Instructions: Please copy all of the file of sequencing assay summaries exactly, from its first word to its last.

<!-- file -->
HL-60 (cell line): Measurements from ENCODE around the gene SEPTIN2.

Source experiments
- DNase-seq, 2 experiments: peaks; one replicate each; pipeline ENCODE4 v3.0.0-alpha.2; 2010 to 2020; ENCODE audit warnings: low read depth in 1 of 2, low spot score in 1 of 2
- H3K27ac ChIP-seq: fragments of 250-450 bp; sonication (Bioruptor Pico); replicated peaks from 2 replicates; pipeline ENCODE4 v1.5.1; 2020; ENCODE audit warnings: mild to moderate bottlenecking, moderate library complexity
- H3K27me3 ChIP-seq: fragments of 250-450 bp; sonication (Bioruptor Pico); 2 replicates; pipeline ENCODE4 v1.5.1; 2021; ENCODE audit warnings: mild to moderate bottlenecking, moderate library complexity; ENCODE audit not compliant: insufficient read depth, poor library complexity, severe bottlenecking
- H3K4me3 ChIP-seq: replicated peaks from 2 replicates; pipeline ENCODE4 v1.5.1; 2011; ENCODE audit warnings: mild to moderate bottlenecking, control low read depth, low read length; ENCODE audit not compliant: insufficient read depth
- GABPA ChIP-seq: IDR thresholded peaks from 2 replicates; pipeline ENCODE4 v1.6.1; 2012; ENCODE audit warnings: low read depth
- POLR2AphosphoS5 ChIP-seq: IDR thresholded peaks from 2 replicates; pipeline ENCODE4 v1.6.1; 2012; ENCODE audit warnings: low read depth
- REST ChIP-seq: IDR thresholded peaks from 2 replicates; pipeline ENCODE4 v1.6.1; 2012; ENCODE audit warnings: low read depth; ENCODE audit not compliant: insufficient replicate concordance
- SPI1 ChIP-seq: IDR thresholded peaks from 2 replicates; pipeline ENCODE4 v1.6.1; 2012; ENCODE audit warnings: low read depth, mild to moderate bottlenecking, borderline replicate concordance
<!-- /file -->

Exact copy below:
HL-60 (cell line): Measurements from ENCODE around the gene SEPTIN2.

Source experiments
- DNase-seq, 2 experiments: peaks; one replicate each; pipeline ENCODE4 v3.0.0-alpha.2; 2010 to 2020; ENCODE audit warnings: low read depth in 1 of 2, low spot score in 1 of 2
- H3K27ac ChIP-seq: fragments of 250-450 bp; sonication (Bioruptor Pico); replicated peaks from 2 replicates; pipeline ENCODE4 v1.5.1; 2020; ENCODE audit warnings: mild to moderate bottlenecking, moderate library complexity
- H3K27me3 ChIP-seq: fragments of 250-450 bp; sonication (Bioruptor Pico); 2 replicates; pipeline ENCODE4 v1.5.1; 2021; ENCODE audit warnings: mild to moderate bottlenecking, moderate library complexity; ENCODE audit not compliant: insufficient read depth, poor library complexity, severe bottlenecking
- H3K4me3 ChIP-seq: replicated peaks from 2 replicates; pipeline ENCODE4 v1.5.1; 2011; ENCODE audit warnings: mild to moderate bottlenecking, control low read depth, low read length; ENCODE audit not compliant: insufficient read depth
- GABPA ChIP-seq: IDR thresholded peaks from 2 replicates; pipeline ENCODE4 v1.6.1; 2012; ENCODE audit warnings: low read depth
- POLR2AphosphoS5 ChIP-seq: IDR thresholded peaks from 2 replicates; pipeline ENCODE4 v1.6.1; 2012; ENCODE audit warnings: low read depth
- REST ChIP-seq: IDR thresholded peaks from 2 replicates; pipeline ENCODE4 v1.6.1; 2012; ENCODE audit warnings: low read depth; ENCODE audit not compliant: insufficient replicate concordance
- SPI1 ChIP-seq: IDR thresholded peaks from 2 replicates; pipeline ENCODE4 v1.6.1; 2012; ENCODE audit warnings: low read depth, mild to moderate bottlenecking, borderline replicate concordance